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Sienese whirl

2 December 2011 By George Hay, Peter Thal Larsen

Monte dei Paschi is in a real fix. To survive the euro zone meltdown, lenders need two things: sufficient capital, and a solid base of solvent shareholders that can put up more cash if needed. Italy’s third-largest bank has neither.

The Fondazione Monte dei Paschi di Siena, which owns half of the 539-year-old lender, is hard up. It has borrowed a total of 1.1 billion euros from global investment banks so that it could support MPS when it raised fresh capital in 2008 and earlier this year.

Unwisely, these loans were secured against the foundation’s MPS shares. Since February, the value of the stake has dropped by 70 percent, and the foundation is now in danger of breaching its covenants. Banks including Credit Suisse look inclined to give the foundation more time to pay down debt. But they ultimately need to decide whether to seize the collateral.

The foundation could solve its problem by reducing its stake in MPS to 10 percent. But Italy’s debt crisis means buyers of bank shares are thin on the ground. Moreover, Siena’s politicians, who have controlled the bank since the Renaissance, would erupt. The foundation could sell its remaining 1 percent stake in Mediobanca, as well as private equity investments and some real estate, but this might only raise about 300 million euros.

Meanwhile, MPS faces a bigger headache. Although the European Banking Authority has yet to conclusively report the results of its recent capital exercise, the regulator’s interim judgement was that MPS needs another 3.1 billion euros in capital – more than its current market capitalisation. With the foundation hamstrung, another rights issue is out of the question.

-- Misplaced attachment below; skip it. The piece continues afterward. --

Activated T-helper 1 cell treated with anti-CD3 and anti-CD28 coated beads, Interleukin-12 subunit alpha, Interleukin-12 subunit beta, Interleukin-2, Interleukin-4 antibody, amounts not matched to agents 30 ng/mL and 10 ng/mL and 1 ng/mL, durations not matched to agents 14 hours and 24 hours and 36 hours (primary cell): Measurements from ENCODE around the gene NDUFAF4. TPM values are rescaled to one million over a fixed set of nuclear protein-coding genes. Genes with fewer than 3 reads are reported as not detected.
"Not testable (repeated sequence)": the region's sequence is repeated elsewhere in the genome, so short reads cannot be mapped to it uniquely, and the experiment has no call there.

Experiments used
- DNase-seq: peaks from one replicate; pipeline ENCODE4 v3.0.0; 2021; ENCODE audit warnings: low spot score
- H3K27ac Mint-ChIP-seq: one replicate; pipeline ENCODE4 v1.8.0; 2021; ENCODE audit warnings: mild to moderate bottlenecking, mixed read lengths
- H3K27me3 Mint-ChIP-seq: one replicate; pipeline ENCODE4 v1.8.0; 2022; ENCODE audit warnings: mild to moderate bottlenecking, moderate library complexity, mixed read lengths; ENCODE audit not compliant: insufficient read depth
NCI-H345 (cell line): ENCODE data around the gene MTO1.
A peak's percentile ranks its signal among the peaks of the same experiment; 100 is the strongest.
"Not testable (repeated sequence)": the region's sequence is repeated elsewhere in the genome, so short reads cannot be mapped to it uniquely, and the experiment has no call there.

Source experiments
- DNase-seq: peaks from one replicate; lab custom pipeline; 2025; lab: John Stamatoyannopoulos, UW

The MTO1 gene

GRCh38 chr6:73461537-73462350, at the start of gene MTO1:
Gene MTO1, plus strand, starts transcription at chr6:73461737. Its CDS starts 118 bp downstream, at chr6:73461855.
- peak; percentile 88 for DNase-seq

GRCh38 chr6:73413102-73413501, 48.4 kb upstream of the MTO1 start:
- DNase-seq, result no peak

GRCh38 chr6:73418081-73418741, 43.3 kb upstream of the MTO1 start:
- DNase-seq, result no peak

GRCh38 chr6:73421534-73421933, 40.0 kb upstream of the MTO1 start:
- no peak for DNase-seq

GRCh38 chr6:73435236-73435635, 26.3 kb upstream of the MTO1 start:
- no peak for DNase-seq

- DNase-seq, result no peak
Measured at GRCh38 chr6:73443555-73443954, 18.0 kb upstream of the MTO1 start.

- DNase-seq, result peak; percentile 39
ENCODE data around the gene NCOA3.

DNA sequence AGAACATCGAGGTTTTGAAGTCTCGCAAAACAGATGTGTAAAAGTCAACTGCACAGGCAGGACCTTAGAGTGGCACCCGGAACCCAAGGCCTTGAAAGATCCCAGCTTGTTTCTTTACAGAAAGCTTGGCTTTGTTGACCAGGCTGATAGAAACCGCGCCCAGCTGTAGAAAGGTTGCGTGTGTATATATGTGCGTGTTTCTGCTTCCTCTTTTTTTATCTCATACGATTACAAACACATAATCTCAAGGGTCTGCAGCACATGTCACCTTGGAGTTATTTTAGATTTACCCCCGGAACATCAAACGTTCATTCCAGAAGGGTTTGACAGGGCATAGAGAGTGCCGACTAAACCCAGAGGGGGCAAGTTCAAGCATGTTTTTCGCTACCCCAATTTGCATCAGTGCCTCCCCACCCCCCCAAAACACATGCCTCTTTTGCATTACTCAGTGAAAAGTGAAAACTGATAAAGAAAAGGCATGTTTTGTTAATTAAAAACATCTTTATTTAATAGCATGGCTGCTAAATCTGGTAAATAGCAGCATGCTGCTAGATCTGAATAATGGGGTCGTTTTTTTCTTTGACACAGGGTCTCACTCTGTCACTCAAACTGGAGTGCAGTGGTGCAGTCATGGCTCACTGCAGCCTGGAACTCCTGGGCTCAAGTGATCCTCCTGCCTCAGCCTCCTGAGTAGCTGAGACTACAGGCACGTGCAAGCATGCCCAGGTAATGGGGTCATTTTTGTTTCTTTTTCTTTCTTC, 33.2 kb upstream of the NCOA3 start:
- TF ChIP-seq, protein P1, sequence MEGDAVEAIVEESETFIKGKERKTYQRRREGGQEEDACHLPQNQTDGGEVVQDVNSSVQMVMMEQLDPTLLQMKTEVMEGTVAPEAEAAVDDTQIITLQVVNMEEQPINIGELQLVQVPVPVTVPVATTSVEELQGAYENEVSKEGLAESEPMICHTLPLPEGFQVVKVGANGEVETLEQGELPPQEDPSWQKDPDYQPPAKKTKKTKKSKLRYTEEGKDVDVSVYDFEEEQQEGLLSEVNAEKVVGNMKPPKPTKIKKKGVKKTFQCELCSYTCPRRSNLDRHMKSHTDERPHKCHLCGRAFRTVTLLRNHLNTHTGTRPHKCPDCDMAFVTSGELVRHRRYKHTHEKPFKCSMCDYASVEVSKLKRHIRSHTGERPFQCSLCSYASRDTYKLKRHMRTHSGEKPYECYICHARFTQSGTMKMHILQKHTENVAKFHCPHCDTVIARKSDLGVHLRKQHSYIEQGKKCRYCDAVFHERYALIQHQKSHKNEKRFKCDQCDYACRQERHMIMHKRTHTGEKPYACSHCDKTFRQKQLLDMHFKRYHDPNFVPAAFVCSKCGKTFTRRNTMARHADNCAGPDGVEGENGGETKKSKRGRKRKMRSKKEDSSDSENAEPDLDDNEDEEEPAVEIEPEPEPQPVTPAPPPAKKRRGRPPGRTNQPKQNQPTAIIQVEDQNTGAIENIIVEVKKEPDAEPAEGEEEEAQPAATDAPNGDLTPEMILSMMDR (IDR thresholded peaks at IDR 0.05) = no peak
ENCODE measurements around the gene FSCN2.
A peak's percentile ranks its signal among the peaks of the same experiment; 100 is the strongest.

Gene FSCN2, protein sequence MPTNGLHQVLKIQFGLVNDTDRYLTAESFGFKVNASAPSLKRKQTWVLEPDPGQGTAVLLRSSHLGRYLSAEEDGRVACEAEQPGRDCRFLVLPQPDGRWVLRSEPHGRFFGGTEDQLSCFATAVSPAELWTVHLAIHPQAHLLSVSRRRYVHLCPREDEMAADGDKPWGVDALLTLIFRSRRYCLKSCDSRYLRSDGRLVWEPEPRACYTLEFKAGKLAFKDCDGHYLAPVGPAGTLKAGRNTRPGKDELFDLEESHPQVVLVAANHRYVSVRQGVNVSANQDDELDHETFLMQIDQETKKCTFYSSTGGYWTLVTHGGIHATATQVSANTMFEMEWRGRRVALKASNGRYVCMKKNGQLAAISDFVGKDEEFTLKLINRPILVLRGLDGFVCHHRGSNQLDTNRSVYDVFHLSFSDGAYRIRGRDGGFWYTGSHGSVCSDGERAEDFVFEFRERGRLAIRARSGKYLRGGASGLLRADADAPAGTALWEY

MPS does have a plan B. Converting hybrids into EBA-eligible equity should reduce MPS’s shortfall to 2.4 billion euros. In the best-case scenario, reforms to the way it calculates risk-weighted assets, deconsolidating its consumer credit arm and retaining earnings could raise over half its target. But to be sure of getting over the finishing line, the bank probably needs to persuade regulators that 1.7 billion euros of its capital requirement should be waived because it reflects a mark-to-market loss on interest-rate swaps, not Italian sovereign bonds.

If plan B fails, MPS may have to find a merger partner or seek state support. Though the bank has weathered many crises, its centuries-old independence is looking shaky.


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